Edge of 17 won’t keep you on the edge of your seat, but represents the culture well



Teenage years can be tough, but with generation gaps one may not understand the new morals and traditions the modern era establishes.  Enter Hollywood, who may help bridge the gap by making a movie to hopefully shed some accurate light on the subject.  This brings me to my review this morning, Edge of Seventeen, a coming of age film starring Hailee Steinfield, Woody Harrelson, and a slew of other actors.  Robbie K here, bringing you another movie review, so let’s get started.



  • Realistic portrayal of teens
  • Witty comical writing
  • Good moral lesson


If you want a realistic movie, then Edge of Seventeen is for you. It dumps special effects and original tales for a better portrayal of the culture around you.  This film drops you into the life of a “typical” teenager and all the drama that comes with the hormonal changes of those trying years.  One will get to see the concepts of sex, relationships, family, and self-worth as you follow Nadine’s journey into growing up.  Those who are ticked off by today’s morals need to skip this film, but those with an open mind may enjoy the psychology involved with the decisions made by youths.  While I’m certainly no teenager, I felt this movie did a nice job representing the turmoil some youths feel, primarily in the social pressures established from trying to grow up too quickly.

Fortunately, the movie isn’t just about portraying the different morals of teenagers, but instead tries to teach lessons about life. While preachy at points, the movie does a nice job illustrating that the everyone has troubles we all must deal with. Nadine brings a lot of teenage angst and rebellion under the guise of life sucks, without realizing others may be suffering just as much.  And the screenplay writers do a bang up job teaching her, and hopefully the audience, important lessons about empathy, open minded thinking, and not relying on social media to rule your life.  Two thumbs up in my book.

While the realism brings about a lot of drama, cause let’s face it the modern world is a bunch of drama, it also brings about very intelligent writing.  Edge of Seventeen has plenty of meme worthy faces and one-liners, the comedy as a whole is quite witty. Steinfield’s lines, while simplistic, are timed well as she delivers them with emotional affect needed.  Hayden Setzo as the geeky Erwin, brings the awkward teenager character to life, equipped with nervous stuttering and awkward moments that are truly entertaining.  The biggest source of laughs come in the form of Woody Harrelson as the mentor/uninterested teacher whose sarcasm and insults are the definition of intelligent writing. All of this provides a bunch of laughs, or at least chuckles.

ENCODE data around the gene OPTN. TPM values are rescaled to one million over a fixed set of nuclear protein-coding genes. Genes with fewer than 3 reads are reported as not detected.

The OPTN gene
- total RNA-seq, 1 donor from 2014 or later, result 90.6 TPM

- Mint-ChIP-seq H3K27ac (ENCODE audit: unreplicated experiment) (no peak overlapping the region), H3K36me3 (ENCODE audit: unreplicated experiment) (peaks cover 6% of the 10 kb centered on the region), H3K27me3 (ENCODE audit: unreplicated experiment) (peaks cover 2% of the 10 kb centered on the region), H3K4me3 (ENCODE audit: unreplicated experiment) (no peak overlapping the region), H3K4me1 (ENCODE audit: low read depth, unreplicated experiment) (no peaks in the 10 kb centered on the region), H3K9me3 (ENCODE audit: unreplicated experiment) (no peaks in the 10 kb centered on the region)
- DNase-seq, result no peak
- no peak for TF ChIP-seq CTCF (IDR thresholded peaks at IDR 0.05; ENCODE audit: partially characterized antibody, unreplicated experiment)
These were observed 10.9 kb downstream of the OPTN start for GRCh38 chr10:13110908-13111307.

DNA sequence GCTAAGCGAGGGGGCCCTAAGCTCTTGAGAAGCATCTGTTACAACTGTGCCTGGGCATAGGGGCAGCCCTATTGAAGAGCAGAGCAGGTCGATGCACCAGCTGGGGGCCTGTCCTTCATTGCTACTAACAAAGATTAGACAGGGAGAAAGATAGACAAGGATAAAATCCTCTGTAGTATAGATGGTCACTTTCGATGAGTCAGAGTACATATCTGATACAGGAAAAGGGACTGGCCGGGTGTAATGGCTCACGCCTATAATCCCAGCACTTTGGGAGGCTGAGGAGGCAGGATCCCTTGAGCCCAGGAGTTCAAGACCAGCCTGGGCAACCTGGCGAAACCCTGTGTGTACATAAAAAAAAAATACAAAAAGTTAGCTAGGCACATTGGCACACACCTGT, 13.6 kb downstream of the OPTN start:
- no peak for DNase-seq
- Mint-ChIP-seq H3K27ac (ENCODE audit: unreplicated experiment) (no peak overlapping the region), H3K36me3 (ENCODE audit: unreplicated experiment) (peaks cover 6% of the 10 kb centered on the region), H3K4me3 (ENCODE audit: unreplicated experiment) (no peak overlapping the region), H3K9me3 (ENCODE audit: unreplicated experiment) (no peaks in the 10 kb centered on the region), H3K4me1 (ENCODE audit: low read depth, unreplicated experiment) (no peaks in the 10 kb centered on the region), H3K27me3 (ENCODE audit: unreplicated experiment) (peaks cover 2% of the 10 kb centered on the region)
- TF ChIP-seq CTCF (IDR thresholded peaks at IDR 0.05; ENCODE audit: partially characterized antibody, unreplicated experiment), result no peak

• Slow at times
  • Nadine is quite annoying


Yes, this is a common complaint of mine in films like this, but hear me out.  I and some of the other audience members, found the Edge of Seventeen a tad slow at parts of this movie. Nadine’s journey to growing up gets a tad repetitive at times, adding some unnecessary moments that could have been left for the director’s cut. Some of the repetitive drama points or seeing her crying on screen were emotional yes, but sometime unnecessary and helped trim some time off the filmAnd because of the sad, somewhat depressing tone of the movie the film dragged at a bit at times as well, especially when there were few positive moments to relieve the negativity.  Yes, I get this is the point and the perspective most teenagers take, but Hollywood magic would have been welcome here.

And as for Nadine, never have I both enjoyed and loathed a character on screen at once.  Being a teenager can be rough, but this character crossed the border to annoyingly crazy a fair number of times in the movie.  Whether it was the whiny element to her voice, the whimsical use of the F bomb, or perhaps the repetitive complaints of the problem, there was always something irritating about this character. Eventually other characters were introduced to help temper these moments, but some of the extreme brat like behavior, and how blind she was to it, was a little over the top at times.  Maybe this is how teenagers act and maybe it isn’t, but the team could have designed a little more balance to Nadine in my honest opinion.




The Edge of Seventeen is certainly an artistic movie worthy of some attention for realistic portrayals of a culture and some grade A acting chemistry.  Witty writing and relevant references make this film an enjoyable piece of work for many and the morals add a teaching element for future classroom movie days.  Yet the pace could have used some picking up and the annoying primary character need some fine tuning to help smooth out the rough edges of the movie of this otherwise predictable tale.  Nevertheless, this movie has the potential for nominations, and could be good for some to visit the theaters.  Yet I suggest skipping this film for the theaters and holding out for Netflix/Redbox for viewing pleasures.


My scores:

Comedy/Drama: 8.0

Movie Overall: 7.0

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